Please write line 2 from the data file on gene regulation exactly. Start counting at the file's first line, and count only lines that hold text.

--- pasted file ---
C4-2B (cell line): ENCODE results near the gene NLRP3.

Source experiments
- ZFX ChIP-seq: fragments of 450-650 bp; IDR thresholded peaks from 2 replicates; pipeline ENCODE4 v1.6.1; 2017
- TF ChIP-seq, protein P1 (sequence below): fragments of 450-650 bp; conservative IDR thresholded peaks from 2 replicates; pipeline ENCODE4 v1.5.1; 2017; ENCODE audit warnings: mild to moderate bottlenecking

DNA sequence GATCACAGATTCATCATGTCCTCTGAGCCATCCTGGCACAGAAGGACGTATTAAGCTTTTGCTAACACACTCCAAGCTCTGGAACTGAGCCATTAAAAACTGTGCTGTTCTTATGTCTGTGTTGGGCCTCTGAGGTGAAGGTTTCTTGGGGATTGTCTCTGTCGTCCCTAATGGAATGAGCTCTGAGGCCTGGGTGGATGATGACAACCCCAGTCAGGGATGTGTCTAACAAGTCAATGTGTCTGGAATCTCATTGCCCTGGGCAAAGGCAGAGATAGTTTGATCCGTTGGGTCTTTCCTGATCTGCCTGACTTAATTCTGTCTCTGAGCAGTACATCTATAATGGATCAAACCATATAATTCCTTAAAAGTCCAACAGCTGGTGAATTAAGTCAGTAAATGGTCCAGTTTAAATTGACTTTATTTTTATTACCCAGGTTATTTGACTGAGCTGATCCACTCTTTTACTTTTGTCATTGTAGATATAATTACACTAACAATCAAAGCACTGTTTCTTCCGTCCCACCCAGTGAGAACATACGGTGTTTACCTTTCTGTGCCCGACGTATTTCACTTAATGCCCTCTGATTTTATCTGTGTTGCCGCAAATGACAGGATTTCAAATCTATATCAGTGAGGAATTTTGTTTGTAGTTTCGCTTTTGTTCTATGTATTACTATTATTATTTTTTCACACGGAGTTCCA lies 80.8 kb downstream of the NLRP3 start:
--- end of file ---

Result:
Source experiments